To those of you who tried both, which do you like better and why?

    A new piece of info regarding support on MBP. These two widgets do not support the temp and fan monitors on MBPs yet.

    I guess I should ask if there are any widgets or programs out there that will monitor temperatures, fan spd, ...etc on MBPs.
     
  13. pianodude123 macrumors 6502a

    pianodude123

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    #13
    I stat nano is smaller, and I'd assume it consumes less CPU resources because not as many things are constantly being refreshed at once. I use the "pro" because I follow the "pro" line and I have power and dashboard space to spare. :)
     
  14. ScarletRed thread starter macrumors regular

    ScarletRed

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    #14
    More questions:

    1. How do I change the name of my notebook? Someone who did the installation named it Mac Attack and I wish to change this but I am not sure how.

    2. I tried both iStat Nano and iStat Pro but neither work for MacBook Pro just yet. Which temperature monitoring widgets do you use on MBP?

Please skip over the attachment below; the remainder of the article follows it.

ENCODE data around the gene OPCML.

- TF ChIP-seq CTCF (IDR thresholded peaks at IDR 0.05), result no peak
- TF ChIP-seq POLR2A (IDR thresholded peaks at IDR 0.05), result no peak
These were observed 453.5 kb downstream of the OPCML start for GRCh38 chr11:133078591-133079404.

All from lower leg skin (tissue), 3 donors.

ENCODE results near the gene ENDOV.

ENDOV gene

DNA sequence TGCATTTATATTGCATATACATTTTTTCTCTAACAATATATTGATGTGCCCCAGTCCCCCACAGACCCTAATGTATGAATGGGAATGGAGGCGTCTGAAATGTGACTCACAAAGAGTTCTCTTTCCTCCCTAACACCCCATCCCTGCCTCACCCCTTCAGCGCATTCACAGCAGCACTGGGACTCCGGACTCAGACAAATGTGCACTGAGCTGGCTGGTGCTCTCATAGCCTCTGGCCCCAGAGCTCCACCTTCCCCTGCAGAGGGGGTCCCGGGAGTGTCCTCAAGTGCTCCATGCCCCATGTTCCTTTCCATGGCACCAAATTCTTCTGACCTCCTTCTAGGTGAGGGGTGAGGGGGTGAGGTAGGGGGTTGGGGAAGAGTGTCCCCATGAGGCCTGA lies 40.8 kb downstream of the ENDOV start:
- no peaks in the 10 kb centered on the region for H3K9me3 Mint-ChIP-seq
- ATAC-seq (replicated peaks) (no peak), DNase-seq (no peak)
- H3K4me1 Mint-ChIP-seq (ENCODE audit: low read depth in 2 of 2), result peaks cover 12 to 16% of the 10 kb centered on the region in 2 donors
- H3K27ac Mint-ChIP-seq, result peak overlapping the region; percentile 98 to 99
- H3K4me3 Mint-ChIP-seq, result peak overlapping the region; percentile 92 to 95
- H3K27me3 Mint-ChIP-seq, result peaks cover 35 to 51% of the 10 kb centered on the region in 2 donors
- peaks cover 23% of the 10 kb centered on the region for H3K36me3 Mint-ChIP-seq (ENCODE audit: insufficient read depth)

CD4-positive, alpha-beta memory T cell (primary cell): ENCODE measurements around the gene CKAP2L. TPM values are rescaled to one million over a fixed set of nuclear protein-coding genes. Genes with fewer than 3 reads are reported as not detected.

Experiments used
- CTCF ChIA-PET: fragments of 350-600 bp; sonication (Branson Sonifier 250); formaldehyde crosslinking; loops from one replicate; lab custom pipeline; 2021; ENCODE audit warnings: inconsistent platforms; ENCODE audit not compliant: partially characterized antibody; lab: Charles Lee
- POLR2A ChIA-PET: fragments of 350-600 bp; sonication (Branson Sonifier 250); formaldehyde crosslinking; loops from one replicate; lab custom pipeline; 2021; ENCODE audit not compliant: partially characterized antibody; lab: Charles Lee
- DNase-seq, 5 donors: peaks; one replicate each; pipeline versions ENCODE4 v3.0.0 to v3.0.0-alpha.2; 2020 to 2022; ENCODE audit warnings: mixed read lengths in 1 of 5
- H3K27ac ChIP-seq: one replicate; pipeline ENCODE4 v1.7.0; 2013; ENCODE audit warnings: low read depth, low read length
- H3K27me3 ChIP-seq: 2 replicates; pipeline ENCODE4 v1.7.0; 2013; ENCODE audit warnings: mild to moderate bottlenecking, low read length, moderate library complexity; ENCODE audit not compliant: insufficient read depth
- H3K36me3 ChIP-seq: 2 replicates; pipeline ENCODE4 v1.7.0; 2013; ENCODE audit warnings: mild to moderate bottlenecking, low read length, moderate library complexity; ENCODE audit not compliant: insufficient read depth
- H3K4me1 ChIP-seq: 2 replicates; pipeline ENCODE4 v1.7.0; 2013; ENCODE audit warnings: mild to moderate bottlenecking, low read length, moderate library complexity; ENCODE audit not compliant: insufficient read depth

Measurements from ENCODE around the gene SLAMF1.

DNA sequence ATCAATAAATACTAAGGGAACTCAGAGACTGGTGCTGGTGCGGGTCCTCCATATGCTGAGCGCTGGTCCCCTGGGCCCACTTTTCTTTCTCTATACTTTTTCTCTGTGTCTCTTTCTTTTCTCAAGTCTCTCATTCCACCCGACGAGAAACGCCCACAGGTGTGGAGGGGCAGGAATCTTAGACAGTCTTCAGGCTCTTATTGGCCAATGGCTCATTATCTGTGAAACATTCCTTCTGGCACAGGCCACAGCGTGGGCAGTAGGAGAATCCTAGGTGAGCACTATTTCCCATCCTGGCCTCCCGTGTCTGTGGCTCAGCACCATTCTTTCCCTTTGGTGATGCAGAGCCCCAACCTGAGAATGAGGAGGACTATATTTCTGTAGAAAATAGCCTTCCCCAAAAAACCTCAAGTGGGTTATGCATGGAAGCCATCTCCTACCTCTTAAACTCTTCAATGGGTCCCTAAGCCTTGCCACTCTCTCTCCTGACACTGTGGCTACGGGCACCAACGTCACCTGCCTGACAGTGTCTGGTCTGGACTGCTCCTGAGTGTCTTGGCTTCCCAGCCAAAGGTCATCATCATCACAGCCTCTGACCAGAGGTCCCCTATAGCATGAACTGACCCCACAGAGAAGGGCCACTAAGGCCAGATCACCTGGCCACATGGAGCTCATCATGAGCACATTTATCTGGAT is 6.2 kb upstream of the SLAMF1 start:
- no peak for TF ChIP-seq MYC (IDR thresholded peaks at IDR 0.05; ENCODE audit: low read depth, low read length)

3. Someone has mentioned that creating a sub-folder in Applications directory will interfere with automatic software updates. What if I were to install the program into an appropriate sub-folder rather than relocating the files? Would this be alright then?
     
  15. iGary Guest

    iGary

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    #15

    1. The notebook or your HD? I wouldn't mess with the name of the computer; it's quite risky.

    2. You'll have to find something Universal, I'm not sure .

    3. Just slap your applications directly under Applications, I don't think its worth messing with. Why do you want to shuffle stuff around?
     
  16. Mitthrawnuruodo Moderator emeritus

    Mitthrawnuruodo

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    Location:
    Bergen, Norway
    #16
    1. System Preferences -> Sharing -> Computer Name.

    3. Let the applications that came with the computer, and additional Apple software you've installed since, stay in the Applications folder, those are the ones getting updated through Software Update. If you move those they won't get updated. Period. Other software you can basically install anywhere you want.